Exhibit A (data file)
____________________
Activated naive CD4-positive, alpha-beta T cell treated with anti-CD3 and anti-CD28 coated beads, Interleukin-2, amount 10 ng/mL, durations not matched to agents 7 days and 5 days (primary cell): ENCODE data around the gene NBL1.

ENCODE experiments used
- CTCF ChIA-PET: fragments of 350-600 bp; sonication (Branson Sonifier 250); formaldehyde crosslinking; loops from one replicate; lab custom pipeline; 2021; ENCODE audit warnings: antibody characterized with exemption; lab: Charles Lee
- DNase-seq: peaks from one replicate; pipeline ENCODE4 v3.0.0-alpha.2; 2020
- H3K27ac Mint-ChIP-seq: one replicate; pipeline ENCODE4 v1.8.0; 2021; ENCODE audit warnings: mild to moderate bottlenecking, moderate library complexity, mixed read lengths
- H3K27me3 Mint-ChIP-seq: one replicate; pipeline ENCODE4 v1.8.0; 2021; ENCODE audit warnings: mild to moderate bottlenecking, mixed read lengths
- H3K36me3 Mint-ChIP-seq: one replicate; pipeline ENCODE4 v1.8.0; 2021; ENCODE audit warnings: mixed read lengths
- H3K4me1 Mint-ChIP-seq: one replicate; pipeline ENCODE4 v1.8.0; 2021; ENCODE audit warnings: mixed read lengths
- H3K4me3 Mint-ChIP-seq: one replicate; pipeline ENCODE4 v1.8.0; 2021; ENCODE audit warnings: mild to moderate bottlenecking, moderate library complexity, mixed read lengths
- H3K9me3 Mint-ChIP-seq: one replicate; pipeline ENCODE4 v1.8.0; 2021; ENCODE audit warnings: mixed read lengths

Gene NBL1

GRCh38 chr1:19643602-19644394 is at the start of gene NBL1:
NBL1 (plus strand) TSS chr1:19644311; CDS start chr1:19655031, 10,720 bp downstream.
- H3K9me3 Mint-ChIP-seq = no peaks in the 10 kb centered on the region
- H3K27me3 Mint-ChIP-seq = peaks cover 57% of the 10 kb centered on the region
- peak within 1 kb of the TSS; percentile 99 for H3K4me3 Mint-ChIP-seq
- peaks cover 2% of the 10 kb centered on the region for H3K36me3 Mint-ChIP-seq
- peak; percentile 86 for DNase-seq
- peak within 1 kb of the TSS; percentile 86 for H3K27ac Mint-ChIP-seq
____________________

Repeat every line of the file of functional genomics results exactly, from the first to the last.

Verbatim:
Activated naive CD4-positive, alpha-beta T cell treated with anti-CD3 and anti-CD28 coated beads, Interleukin-2, amount 10 ng/mL, durations not matched to agents 7 days and 5 days (primary cell): ENCODE data around the gene NBL1.

ENCODE experiments used
- CTCF ChIA-PET: fragments of 350-600 bp; sonication (Branson Sonifier 250); formaldehyde crosslinking; loops from one replicate; lab custom pipeline; 2021; ENCODE audit warnings: antibody characterized with exemption; lab: Charles Lee
- DNase-seq: peaks from one replicate; pipeline ENCODE4 v3.0.0-alpha.2; 2020
- H3K27ac Mint-ChIP-seq: one replicate; pipeline ENCODE4 v1.8.0; 2021; ENCODE audit warnings: mild to moderate bottlenecking, moderate library complexity, mixed read lengths
- H3K27me3 Mint-ChIP-seq: one replicate; pipeline ENCODE4 v1.8.0; 2021; ENCODE audit warnings: mild to moderate bottlenecking, mixed read lengths
- H3K36me3 Mint-ChIP-seq: one replicate; pipeline ENCODE4 v1.8.0; 2021; ENCODE audit warnings: mixed read lengths
- H3K4me1 Mint-ChIP-seq: one replicate; pipeline ENCODE4 v1.8.0; 2021; ENCODE audit warnings: mixed read lengths
- H3K4me3 Mint-ChIP-seq: one replicate; pipeline ENCODE4 v1.8.0; 2021; ENCODE audit warnings: mild to moderate bottlenecking, moderate library complexity, mixed read lengths
- H3K9me3 Mint-ChIP-seq: one replicate; pipeline ENCODE4 v1.8.0; 2021; ENCODE audit warnings: mixed read lengths

Gene NBL1

GRCh38 chr1:19643602-19644394 is at the start of gene NBL1:
NBL1 (plus strand) TSS chr1:19644311; CDS start chr1:19655031, 10,720 bp downstream.
- H3K9me3 Mint-ChIP-seq = no peaks in the 10 kb centered on the region
- H3K27me3 Mint-ChIP-seq = peaks cover 57% of the 10 kb centered on the region
- peak within 1 kb of the TSS; percentile 99 for H3K4me3 Mint-ChIP-seq
- peaks cover 2% of the 10 kb centered on the region for H3K36me3 Mint-ChIP-seq
- peak; percentile 86 for DNase-seq
- peak within 1 kb of the TSS; percentile 86 for H3K27ac Mint-ChIP-seq